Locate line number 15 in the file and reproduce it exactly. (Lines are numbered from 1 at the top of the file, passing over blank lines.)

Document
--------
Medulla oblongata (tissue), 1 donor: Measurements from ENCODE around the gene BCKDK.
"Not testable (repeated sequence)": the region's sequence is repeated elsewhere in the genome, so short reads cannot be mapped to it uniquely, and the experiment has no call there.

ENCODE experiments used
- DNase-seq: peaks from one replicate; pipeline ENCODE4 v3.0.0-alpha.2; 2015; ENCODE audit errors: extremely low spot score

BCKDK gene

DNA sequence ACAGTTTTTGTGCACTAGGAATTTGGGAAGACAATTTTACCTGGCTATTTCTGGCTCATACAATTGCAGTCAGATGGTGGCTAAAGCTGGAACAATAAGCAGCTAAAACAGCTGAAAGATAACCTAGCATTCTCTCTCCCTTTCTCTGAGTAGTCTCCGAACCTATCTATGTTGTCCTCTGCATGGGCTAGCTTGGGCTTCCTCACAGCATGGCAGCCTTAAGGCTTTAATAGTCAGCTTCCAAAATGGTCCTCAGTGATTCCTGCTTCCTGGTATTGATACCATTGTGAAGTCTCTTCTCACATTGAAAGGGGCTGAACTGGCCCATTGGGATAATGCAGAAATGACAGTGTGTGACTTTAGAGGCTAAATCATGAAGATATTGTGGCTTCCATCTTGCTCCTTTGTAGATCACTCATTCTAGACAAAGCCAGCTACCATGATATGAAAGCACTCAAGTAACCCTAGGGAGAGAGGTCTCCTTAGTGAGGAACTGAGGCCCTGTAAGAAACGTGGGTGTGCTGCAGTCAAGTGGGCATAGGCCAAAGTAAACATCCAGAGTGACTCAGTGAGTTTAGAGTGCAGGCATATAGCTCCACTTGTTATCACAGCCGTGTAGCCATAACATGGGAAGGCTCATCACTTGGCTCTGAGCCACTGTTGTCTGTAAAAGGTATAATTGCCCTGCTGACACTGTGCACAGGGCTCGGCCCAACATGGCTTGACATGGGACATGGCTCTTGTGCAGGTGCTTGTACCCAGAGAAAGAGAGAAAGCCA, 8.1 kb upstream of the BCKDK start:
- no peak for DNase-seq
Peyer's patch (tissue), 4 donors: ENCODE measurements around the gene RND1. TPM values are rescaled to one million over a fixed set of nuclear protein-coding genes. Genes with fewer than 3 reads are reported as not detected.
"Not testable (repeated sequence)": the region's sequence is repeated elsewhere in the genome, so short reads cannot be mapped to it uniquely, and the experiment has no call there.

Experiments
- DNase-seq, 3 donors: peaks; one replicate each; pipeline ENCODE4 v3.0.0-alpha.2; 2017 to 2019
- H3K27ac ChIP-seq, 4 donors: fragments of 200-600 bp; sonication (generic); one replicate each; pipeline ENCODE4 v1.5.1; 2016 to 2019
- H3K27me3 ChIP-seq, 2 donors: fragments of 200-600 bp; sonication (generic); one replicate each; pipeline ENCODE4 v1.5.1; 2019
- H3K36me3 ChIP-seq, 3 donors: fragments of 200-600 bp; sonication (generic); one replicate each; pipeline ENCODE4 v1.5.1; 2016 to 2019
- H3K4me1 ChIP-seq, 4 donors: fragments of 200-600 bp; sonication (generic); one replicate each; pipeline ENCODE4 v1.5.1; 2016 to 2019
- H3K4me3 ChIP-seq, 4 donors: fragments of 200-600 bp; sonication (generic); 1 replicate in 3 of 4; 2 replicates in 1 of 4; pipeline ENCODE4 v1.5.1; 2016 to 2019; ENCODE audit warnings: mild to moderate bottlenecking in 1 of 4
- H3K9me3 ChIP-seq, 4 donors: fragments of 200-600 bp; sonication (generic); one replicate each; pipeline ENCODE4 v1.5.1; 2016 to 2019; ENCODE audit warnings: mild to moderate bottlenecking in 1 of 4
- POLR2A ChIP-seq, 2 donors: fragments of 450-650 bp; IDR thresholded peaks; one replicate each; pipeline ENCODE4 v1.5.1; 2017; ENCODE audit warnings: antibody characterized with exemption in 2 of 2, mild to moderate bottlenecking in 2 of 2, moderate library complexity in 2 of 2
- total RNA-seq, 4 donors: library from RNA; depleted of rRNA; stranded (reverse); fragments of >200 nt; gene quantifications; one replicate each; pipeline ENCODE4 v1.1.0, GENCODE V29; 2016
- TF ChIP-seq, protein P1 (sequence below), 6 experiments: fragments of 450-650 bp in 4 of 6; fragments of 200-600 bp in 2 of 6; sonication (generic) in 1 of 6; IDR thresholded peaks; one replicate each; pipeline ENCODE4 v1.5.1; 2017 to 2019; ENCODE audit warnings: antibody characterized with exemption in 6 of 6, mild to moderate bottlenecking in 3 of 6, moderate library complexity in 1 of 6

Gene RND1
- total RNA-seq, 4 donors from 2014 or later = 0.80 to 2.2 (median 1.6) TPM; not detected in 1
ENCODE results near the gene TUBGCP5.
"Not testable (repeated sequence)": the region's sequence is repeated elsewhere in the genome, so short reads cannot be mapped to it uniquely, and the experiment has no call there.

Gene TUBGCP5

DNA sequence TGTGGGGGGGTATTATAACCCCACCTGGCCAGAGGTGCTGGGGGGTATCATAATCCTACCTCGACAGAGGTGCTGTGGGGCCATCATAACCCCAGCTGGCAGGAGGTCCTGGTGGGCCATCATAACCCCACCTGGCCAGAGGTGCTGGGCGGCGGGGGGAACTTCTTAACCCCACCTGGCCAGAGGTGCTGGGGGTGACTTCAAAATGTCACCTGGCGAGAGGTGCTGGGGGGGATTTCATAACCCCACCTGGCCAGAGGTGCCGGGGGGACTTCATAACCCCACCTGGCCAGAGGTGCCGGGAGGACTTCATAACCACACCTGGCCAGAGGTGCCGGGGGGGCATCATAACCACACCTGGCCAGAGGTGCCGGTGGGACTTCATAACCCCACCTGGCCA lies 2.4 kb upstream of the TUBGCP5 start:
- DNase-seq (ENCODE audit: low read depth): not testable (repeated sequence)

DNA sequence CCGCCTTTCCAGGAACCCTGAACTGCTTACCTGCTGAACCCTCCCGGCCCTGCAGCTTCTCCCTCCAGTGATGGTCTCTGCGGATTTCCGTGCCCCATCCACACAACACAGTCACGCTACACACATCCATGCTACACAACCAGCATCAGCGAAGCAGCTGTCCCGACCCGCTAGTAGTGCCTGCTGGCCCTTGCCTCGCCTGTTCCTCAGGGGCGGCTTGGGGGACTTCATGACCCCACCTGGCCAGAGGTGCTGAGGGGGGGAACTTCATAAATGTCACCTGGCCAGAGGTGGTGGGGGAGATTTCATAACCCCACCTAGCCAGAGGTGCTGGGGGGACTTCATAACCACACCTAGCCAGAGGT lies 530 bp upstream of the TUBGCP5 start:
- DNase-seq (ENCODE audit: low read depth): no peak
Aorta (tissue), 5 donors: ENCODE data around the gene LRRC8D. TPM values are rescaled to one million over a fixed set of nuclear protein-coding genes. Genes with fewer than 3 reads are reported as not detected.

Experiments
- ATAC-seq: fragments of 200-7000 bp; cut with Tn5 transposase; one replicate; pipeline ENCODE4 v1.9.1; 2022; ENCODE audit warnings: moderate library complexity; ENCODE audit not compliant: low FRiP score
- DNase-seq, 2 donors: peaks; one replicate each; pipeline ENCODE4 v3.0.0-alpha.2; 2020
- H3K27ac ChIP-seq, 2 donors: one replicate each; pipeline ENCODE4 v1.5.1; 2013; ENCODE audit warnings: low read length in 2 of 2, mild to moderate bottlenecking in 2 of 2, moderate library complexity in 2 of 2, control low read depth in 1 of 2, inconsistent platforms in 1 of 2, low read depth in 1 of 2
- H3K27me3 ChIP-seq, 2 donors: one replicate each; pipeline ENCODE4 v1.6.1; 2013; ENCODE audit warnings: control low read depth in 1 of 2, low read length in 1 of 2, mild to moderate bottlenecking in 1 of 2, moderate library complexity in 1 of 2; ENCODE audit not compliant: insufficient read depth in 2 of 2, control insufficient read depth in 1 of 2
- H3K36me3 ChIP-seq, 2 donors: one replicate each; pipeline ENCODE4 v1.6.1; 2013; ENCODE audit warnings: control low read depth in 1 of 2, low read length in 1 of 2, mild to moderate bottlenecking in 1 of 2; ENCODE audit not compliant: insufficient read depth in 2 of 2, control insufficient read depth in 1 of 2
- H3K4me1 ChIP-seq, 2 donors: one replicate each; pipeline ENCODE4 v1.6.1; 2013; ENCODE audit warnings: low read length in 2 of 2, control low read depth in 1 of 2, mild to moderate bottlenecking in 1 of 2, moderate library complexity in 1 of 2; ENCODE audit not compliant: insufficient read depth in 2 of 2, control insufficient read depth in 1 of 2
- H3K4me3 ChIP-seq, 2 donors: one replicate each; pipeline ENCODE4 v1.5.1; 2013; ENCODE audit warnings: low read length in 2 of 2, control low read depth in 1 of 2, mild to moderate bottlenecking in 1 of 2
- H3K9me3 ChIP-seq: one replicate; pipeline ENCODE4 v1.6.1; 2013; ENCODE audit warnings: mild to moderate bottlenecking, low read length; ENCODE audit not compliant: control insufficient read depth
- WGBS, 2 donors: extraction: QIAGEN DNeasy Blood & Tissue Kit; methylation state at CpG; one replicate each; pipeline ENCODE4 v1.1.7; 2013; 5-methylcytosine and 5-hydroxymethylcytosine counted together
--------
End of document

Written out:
- H3K4me1 ChIP-seq, 4 donors: fragments of 200-600 bp; sonication (generic); one replicate each; pipeline ENCODE4 v1.5.1; 2016 to 2019